People and their families are not the only victims of gentrification. Also suffering from gentrification are local and independent business. Long standing businesses are under constant harassment from developers to close up shop in order for them to create new projects that results in profit. These native stores are in danger of being bought out and replaced with new luxury housing or businesses preferred by the new wealthy citizen. It is harder for independent business to maintain in a gentrifying climate. Property cost goes up, leading to higher storefront rent making it hard for these local store owners to make profit. In response these owners must increase the price of goods or the cost of services to match the growing rent prices. With a new consumer identity, the displacement of old customers, increase in cost of services and goods as well as decreasing commerce, gentrification makes the ability of these businesses to strive and prosper very difficult.
An important way in fighting gentrification is the support of groups such as Community Land Trusts. Residents and landowners in neighborhoods with growing problems from gentrification need to come together in unity for their voices to be heard. As well as becoming aware and involved in community and public affairs when it comes to development. “Despite facing an uphill battle, many communities have developed a social ownership model that prevents developers from assembling large commercial sites.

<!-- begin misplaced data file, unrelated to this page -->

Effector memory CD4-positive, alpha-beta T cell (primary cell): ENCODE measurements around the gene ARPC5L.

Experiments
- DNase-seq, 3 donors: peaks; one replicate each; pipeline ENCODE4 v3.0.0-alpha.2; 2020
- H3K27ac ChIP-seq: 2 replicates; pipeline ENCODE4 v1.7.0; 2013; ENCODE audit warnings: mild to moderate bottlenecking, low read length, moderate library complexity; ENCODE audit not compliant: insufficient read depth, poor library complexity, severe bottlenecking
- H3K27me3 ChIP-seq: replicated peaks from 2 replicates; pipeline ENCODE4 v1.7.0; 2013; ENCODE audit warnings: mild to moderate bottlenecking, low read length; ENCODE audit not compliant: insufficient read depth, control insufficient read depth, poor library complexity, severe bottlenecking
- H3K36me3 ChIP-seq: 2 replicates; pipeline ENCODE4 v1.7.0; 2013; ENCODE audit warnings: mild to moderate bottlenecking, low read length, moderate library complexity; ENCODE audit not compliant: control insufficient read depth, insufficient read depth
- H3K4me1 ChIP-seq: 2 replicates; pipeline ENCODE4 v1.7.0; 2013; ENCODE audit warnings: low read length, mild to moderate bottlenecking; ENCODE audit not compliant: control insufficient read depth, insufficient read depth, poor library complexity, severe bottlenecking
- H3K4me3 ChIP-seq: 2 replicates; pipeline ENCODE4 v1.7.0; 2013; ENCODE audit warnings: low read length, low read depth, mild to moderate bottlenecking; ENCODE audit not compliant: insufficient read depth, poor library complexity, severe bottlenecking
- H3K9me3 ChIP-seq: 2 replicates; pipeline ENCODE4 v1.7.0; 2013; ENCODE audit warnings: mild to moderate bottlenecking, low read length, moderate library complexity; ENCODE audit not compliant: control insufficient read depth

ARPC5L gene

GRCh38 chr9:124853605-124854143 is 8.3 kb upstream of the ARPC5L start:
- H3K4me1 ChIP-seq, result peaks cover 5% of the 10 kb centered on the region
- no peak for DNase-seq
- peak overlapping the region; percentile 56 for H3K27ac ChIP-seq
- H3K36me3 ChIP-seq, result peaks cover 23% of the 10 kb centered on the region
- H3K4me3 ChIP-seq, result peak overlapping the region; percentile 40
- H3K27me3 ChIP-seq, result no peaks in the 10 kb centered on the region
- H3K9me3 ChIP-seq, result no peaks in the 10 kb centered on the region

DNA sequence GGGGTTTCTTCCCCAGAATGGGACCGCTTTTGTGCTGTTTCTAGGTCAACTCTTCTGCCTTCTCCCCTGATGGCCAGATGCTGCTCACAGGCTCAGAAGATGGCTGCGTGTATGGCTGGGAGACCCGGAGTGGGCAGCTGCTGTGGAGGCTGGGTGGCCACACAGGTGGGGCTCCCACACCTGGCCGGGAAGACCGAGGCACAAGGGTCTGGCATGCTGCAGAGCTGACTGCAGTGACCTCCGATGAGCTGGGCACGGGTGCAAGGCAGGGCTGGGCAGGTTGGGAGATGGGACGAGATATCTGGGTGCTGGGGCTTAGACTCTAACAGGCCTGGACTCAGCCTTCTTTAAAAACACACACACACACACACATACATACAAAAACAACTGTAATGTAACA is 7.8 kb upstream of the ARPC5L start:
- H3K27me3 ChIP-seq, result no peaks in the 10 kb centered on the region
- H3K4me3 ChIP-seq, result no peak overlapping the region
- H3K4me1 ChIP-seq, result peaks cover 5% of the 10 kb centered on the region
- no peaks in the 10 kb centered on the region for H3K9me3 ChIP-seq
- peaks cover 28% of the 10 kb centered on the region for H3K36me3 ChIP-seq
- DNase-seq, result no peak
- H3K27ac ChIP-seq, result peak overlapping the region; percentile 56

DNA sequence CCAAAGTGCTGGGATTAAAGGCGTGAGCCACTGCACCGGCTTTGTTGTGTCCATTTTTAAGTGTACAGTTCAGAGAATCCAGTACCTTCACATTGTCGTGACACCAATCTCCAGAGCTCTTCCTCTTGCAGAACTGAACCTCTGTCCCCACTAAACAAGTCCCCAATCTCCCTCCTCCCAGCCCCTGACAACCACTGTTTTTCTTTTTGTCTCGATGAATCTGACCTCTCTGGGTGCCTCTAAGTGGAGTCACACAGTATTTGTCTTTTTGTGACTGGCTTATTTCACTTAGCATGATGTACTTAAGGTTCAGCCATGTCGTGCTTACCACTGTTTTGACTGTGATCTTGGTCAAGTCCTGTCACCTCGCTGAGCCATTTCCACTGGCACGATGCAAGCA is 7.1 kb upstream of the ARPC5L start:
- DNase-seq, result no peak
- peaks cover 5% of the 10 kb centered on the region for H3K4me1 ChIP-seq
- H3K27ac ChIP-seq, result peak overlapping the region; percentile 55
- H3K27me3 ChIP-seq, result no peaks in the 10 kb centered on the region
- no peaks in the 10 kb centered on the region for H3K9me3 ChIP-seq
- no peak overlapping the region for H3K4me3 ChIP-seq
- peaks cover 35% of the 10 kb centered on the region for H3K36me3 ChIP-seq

These models are commonly known as community land trusts (CLT) a concept originally conceived by Black farmers in the Jim Crow South — and have spread across U.S. cities as residents strive to regain control of their neighborhoods and maintain affordable housing (Nichols 4)”. More groups such as CLTs need to be created and must act in collaboration with their city’s government in order to meet eye to eye with each other when it comes to topics such as new developments or rezoning. Teamwork makes the dream work. Today’s CLTs in New York have already begun making process, they received a grant from the city of $1.65 million to fund projects of theirs as well as being officially classified by city officials.